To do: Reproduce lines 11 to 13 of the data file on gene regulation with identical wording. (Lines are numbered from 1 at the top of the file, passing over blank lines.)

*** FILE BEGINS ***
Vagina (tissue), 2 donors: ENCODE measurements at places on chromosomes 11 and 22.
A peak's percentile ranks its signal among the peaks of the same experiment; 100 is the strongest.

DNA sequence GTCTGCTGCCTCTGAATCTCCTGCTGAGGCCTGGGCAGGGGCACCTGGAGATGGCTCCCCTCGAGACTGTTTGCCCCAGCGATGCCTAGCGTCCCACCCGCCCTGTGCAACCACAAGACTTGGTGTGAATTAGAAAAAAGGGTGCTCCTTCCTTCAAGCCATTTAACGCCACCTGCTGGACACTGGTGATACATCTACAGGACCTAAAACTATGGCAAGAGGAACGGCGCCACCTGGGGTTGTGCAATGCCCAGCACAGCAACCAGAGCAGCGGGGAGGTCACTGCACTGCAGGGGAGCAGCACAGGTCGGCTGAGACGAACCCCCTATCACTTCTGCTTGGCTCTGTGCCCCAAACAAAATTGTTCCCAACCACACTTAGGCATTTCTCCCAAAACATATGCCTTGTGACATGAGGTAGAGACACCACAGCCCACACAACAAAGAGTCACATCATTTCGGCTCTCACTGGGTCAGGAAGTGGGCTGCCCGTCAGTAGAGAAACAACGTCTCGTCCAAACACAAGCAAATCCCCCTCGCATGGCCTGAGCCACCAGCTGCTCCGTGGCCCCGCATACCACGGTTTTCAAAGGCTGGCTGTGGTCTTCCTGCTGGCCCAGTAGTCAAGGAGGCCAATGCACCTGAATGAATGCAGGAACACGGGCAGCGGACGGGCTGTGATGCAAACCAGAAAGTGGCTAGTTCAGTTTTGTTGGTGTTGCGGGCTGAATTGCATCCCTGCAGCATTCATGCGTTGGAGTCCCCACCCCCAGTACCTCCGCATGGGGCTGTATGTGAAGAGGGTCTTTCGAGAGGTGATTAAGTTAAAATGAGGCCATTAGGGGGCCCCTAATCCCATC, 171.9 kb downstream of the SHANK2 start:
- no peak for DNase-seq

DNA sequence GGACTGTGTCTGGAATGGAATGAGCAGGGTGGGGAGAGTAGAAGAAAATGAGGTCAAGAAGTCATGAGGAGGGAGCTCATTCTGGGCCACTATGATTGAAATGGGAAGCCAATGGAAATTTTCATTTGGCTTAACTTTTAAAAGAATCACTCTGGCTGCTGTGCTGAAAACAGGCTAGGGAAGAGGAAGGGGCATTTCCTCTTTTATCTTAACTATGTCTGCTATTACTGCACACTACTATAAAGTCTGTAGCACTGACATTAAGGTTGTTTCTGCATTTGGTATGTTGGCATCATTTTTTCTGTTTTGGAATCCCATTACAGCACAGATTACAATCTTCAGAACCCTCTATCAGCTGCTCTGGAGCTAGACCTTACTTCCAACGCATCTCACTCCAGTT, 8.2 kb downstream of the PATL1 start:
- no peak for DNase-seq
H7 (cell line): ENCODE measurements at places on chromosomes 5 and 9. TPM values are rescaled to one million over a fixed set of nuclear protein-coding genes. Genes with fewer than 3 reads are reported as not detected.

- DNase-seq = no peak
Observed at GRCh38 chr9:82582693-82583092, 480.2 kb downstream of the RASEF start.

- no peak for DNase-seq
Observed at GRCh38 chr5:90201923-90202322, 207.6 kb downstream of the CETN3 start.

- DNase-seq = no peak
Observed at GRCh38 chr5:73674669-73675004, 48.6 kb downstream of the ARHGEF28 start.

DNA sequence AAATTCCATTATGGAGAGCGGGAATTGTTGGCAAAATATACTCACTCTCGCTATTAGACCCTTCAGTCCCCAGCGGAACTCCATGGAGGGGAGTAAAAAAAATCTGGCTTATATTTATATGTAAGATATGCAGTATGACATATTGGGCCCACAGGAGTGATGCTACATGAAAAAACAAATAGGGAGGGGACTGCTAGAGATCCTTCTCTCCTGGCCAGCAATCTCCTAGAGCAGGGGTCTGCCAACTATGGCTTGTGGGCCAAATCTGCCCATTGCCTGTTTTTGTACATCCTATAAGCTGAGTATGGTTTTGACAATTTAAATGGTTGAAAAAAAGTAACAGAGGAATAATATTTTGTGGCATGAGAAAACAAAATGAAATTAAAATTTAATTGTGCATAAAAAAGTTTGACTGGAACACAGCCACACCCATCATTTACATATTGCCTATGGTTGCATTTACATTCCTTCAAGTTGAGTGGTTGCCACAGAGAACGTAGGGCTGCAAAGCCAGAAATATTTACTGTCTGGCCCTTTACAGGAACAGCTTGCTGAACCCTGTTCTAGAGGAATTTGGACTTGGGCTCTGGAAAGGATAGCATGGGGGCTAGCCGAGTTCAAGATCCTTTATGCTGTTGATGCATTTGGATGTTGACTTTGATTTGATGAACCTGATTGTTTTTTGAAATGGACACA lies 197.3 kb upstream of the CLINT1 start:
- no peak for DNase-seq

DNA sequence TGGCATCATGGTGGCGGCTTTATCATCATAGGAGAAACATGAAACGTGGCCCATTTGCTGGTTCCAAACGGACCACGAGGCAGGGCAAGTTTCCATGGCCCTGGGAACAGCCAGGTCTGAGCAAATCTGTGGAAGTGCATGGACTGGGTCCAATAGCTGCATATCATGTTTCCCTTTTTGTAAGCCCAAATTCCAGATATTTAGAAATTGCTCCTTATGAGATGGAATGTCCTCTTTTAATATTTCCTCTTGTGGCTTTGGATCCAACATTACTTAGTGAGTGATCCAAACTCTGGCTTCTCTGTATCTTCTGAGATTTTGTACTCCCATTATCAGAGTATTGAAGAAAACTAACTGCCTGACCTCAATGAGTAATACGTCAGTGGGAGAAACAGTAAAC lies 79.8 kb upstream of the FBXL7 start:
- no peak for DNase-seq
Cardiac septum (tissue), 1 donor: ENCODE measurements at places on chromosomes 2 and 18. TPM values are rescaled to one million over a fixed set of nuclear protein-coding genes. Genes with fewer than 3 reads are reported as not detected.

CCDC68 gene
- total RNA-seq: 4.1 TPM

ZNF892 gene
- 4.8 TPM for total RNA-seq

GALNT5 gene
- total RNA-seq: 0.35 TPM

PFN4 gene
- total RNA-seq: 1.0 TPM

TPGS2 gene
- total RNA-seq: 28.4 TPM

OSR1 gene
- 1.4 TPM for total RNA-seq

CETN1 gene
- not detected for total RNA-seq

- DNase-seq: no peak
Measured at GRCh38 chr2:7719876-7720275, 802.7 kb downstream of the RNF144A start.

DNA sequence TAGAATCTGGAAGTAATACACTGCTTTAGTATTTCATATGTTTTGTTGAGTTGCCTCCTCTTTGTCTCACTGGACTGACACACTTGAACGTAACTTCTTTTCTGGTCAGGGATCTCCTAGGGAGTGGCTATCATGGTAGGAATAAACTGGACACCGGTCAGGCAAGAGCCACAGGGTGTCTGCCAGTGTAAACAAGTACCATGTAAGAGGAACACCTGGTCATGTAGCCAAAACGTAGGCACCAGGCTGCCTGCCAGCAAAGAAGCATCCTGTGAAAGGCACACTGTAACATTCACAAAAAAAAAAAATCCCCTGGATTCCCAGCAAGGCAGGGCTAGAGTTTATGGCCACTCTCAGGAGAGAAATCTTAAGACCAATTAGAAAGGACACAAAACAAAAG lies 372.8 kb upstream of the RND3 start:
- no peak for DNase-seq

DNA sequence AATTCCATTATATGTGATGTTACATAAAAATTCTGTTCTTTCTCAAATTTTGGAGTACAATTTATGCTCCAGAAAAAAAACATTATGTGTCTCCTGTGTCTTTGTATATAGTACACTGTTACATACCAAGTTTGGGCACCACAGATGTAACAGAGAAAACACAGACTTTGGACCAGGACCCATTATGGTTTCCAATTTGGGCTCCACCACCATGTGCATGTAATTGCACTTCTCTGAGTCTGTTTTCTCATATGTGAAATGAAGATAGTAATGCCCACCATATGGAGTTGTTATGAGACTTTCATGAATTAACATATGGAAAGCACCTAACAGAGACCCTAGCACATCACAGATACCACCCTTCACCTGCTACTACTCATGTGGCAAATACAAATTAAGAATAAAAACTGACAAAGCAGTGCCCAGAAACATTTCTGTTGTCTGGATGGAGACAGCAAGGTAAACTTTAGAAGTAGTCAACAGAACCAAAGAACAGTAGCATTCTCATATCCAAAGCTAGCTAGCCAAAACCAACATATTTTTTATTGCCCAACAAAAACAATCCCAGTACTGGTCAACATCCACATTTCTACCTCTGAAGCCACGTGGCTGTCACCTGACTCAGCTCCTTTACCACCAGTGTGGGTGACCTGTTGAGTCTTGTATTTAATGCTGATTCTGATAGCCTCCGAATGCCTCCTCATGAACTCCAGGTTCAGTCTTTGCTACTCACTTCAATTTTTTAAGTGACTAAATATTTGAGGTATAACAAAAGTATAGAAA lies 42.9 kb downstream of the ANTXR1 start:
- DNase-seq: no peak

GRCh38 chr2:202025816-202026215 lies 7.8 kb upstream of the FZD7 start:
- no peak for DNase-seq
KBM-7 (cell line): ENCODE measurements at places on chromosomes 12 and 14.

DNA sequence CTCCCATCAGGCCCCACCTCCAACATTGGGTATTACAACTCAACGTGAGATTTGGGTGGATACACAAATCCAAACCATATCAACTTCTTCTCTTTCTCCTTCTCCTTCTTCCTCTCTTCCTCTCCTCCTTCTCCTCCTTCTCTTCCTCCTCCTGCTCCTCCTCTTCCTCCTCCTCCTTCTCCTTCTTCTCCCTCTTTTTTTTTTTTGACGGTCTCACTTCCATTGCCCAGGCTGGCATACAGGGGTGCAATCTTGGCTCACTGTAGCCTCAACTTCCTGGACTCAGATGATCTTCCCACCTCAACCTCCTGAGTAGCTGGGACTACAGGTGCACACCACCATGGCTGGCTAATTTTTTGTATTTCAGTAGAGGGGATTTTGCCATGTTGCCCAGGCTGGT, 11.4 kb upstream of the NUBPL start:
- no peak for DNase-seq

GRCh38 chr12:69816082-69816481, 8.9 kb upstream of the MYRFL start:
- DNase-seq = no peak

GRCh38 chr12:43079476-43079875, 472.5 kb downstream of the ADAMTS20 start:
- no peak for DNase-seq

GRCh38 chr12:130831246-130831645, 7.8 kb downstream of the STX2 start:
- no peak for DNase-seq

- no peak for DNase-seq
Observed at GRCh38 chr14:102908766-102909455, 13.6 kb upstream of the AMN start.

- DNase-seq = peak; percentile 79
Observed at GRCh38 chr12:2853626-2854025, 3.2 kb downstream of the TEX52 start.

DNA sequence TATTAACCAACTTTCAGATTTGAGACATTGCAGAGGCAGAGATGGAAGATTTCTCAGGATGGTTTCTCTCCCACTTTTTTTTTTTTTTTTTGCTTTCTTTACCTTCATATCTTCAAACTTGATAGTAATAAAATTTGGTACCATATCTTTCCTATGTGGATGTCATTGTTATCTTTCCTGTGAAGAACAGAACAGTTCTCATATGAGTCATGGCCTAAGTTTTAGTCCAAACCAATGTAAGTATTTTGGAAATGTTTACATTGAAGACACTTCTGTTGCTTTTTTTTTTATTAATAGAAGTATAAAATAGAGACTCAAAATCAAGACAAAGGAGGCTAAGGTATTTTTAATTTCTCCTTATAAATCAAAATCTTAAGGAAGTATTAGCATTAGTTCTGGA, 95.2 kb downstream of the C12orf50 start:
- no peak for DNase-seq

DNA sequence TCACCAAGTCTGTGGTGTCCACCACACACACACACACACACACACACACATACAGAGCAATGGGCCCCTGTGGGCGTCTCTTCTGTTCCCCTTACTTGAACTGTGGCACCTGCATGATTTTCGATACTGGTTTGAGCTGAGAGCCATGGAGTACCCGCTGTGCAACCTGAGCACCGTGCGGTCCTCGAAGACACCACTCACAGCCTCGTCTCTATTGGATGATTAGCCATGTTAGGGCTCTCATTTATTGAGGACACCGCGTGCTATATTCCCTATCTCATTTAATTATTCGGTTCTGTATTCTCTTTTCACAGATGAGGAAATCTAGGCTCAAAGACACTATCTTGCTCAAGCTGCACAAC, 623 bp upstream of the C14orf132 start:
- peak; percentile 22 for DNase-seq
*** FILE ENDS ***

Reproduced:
Observed at GRCh38 chr5:90201923-90202322, 207.6 kb downstream of the CETN3 start.

- DNase-seq = no peak
Observed at GRCh38 chr5:73674669-73675004, 48.6 kb downstream of the ARHGEF28 start.